|Intro||American radio journalist|
|Is||Radio personality Journalist|
|From||United States of America|
|Field||Film, TV, Stage & Radio Journalism|
|Birth||7 September 1961, Minneapolis, Hennepin County, Minnesota, USA|
Michele L. Norris (/ˈmiːʃɛl ˈnɔːrɪs/ MEE-shel NOR-iss; born September 7, 1961) is an American journalist, currently working as an opinion columnist with The Washington Post.
From 2002 until 2011, she was co-host of the National Public Radio (NPR) evening news program All Things Considered. Norris was the first African-American female host for National Public Radio (NPR).
Norris is also a member of the Peabody Awards board of directors, which is presented by the University of Georgia's Henry W. Grady College of Journalism and Mass Communication.
Norris was born in Minnesota, to Betty and Belvin Norris Jr.; Belvin served in the Navy in World War II. Michele attended Washburn High School in Minneapolis, and went on to attend the University of Wisconsin–Madison, where she first studied electrical engineering, but then transferred to the University of Minnesota where she majored in journalism and mass communications.
At the University of Minnesota, Norris wrote for the Minnesota Daily, and then became a reporter for WCCO-TV.
Norris wrote for The Washington Post, the Chicago Tribune, and the Los Angeles Times. In 1990, while at The Washington Post, Norris received the Livingston Award for articles she wrote about the life of a six-year-old boy who lived with a crack-addicted mother in a crack house.
From 1993 to 2002, Norris was a news correspondent for ABC News, winning an Emmy Award and a Peabody Award for coverage of the September 11 attacks.
Norris joined the National Public Radio (NPR) evening news program All Things Considered on December 9, 2002, becoming the first African-American female host for NPR. In 2015, Fortune described Norris as "one of [NPR's] biggest stars." Norris worked alongside Melissa Block, and Robert Siegel.
Norris' coverage of Hurricane Katrina and its aftermath won acclaim early in her time at NPR. She moderated a Democratic Presidential debate in Iowa, alongside Steve Inskeep and Robert Siegel. In 2008, Norris teamed with Morning Edition host Steve Inskeep for The York Project: Race & The '08 Vote. Inskeep and Norris share a Alfred I. duPont–Columbia University Award silver baton award. In her time hosting Norris interviewed a wide range of politicians and celebrities including President Barack Obama, Susan Rice, Quincy Jones, and Joan Rivers among others.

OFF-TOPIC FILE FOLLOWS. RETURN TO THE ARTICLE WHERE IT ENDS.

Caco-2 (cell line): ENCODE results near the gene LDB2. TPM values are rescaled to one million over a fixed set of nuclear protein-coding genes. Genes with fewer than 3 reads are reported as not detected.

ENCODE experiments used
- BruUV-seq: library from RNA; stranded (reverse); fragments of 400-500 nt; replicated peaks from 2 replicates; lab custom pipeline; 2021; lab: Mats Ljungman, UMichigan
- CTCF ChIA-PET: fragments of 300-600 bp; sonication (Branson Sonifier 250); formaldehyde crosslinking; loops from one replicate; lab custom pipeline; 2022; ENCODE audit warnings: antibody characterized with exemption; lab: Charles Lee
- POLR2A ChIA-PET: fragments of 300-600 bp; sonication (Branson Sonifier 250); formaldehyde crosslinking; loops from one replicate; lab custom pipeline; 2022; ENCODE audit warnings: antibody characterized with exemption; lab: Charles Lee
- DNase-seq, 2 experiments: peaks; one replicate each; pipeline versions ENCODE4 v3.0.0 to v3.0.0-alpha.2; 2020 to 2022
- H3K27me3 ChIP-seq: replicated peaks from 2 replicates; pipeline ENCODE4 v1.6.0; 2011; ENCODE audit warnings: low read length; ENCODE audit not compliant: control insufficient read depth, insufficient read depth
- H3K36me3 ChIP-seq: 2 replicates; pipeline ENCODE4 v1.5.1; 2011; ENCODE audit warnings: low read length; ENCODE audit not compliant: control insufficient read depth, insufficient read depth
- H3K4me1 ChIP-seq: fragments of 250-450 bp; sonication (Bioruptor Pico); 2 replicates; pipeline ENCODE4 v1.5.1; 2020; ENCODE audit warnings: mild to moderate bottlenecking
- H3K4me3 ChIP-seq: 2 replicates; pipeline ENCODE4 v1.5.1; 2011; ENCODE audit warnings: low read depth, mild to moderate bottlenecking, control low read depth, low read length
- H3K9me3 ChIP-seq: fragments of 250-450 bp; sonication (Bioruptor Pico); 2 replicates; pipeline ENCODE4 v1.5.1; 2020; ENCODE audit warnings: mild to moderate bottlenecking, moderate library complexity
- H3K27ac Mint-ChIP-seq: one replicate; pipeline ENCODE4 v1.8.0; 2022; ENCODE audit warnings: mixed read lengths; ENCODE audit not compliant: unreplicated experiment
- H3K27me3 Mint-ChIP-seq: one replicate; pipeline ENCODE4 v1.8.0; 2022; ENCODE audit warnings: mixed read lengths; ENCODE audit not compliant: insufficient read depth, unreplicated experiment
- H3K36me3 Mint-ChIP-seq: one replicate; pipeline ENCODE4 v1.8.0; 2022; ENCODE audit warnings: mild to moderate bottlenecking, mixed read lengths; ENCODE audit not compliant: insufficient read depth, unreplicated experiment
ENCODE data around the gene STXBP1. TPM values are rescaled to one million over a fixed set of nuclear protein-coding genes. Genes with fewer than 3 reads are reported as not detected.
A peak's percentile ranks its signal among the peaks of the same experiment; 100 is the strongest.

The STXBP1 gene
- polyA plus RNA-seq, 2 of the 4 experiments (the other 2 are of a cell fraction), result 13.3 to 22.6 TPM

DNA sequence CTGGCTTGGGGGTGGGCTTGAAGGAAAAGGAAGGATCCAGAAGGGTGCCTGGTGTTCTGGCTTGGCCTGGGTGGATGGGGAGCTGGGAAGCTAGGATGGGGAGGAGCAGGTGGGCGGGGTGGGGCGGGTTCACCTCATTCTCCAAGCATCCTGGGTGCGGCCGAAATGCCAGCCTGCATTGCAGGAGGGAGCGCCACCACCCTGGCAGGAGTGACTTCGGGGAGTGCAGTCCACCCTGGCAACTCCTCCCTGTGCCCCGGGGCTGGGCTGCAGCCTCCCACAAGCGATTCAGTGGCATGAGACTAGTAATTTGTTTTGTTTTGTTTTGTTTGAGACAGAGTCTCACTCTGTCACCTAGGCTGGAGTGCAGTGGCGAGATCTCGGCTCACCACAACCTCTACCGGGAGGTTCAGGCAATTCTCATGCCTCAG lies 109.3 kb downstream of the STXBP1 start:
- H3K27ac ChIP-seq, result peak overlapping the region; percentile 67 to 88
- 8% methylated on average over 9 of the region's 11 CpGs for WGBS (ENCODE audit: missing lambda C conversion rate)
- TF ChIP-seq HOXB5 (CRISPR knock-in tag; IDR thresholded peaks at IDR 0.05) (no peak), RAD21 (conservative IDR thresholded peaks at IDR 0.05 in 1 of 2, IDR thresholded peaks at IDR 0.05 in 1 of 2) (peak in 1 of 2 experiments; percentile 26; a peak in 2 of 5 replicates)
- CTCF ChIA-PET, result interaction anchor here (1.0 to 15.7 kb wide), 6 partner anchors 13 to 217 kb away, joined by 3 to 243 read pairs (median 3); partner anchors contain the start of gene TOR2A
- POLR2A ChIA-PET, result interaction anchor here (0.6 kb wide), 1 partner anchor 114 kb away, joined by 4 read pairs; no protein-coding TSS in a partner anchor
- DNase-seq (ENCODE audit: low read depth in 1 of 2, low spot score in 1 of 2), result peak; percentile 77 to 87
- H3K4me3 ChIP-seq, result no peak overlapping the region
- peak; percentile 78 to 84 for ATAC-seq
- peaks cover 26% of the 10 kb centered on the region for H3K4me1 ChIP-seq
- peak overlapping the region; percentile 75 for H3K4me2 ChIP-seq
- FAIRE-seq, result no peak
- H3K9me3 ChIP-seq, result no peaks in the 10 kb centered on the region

Norris announced on October 24, 2011, that she would temporarily step down from her All Things Considered hosting duties and refrain from involvement in any NPR political coverage during the 2012 election year due to her husband's appointment to the Barack Obama 2012 presidential re-election campaign. On January 3, 2013, NPR announced that Norris had stepped down as a regular host of All Things Considered and would instead serve as an occasional host and special correspondent.
The Race Card Project
The Race Card Project was a project Norris began in 2010 in collaboration with NPR, inviting people to submit comments on their experience of race in the United States in six words. Norris and collaborators won a 2014 Peabody Award for the project.
In December 2015, Norris left NPR to focus on the Race Card Project. In July 2020, Simon & Schuster announced a book deal for the project. The currently untitled book is based Norris' collection of hundreds of thousands of hidden conversations for The Race Card Project archive. It will be followed by a related children’s book.
The Grace of Silence
Norris is also the author of The Grace of Silence, a memoir and reported non-fiction book that started as an extension of an NPR series about race relations in the United States called the Race Card Project. In the book Norris uncovers secrets about race including in her family. In the book Norris writes of discovering her father’s shooting by a Birmingham police officer and also her maternal grandmother’s job as an itinerant Aunt Jemima.
- 2006 Emmy Award for ABC News coverage of the September 11 attacks
- 2006 Peabody Award for ABC News coverage of the September 11 attacks
- 2009 Journalist of the Year, National Association of Black Journalists (NABJ), citing Norris's coverage of the 2008 U.S. presidential election
- 2013 Honorary Doctorate of Humane Letters, University of Michigan
- 2014 Peabody Award for Norris's NPR series The Race Card Project
Norris lives in the District of Columbia with her husband, Broderick D. Johnson, the former White House Cabinet Secretary for President Barack Obama, and her daughter, son, and stepson.